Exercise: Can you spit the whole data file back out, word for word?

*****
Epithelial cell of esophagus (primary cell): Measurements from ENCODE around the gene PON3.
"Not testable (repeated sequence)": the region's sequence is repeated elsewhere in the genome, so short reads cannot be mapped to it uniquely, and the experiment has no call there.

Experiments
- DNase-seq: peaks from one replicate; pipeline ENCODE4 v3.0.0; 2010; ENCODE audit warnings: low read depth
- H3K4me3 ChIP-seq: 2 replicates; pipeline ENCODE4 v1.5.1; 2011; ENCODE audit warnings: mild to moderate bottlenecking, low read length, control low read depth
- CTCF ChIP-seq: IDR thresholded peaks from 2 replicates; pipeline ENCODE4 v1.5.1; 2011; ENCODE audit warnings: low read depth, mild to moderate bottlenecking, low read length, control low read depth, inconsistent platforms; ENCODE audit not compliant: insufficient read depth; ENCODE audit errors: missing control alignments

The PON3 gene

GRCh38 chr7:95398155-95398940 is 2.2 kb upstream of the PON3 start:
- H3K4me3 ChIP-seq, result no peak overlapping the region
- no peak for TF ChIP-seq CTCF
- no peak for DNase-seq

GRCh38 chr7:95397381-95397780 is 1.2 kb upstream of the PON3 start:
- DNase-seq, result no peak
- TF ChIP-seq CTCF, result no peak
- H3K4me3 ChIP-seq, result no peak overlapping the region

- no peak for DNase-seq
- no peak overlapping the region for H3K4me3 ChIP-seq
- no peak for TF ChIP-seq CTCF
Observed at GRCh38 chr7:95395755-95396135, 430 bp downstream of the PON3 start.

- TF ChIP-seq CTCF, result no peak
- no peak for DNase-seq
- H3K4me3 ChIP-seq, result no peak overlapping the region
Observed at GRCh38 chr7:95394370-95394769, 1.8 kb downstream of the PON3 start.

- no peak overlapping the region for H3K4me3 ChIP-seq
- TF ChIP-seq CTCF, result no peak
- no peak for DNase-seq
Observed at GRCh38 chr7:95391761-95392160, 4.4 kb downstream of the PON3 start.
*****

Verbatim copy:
Epithelial cell of esophagus (primary cell): Measurements from ENCODE around the gene PON3.
"Not testable (repeated sequence)": the region's sequence is repeated elsewhere in the genome, so short reads cannot be mapped to it uniquely, and the experiment has no call there.

Experiments
- DNase-seq: peaks from one replicate; pipeline ENCODE4 v3.0.0; 2010; ENCODE audit warnings: low read depth
- H3K4me3 ChIP-seq: 2 replicates; pipeline ENCODE4 v1.5.1; 2011; ENCODE audit warnings: mild to moderate bottlenecking, low read length, control low read depth
- CTCF ChIP-seq: IDR thresholded peaks from 2 replicates; pipeline ENCODE4 v1.5.1; 2011; ENCODE audit warnings: low read depth, mild to moderate bottlenecking, low read length, control low read depth, inconsistent platforms; ENCODE audit not compliant: insufficient read depth; ENCODE audit errors: missing control alignments

The PON3 gene

GRCh38 chr7:95398155-95398940 is 2.2 kb upstream of the PON3 start:
- H3K4me3 ChIP-seq, result no peak overlapping the region
- no peak for TF ChIP-seq CTCF
- no peak for DNase-seq

GRCh38 chr7:95397381-95397780 is 1.2 kb upstream of the PON3 start:
- DNase-seq, result no peak
- TF ChIP-seq CTCF, result no peak
- H3K4me3 ChIP-seq, result no peak overlapping the region

- no peak for DNase-seq
- no peak overlapping the region for H3K4me3 ChIP-seq
- no peak for TF ChIP-seq CTCF
Observed at GRCh38 chr7:95395755-95396135, 430 bp downstream of the PON3 start.

- TF ChIP-seq CTCF, result no peak
- no peak for DNase-seq
- H3K4me3 ChIP-seq, result no peak overlapping the region
Observed at GRCh38 chr7:95394370-95394769, 1.8 kb downstream of the PON3 start.

- no peak overlapping the region for H3K4me3 ChIP-seq
- TF ChIP-seq CTCF, result no peak
- no peak for DNase-seq
Observed at GRCh38 chr7:95391761-95392160, 4.4 kb downstream of the PON3 start.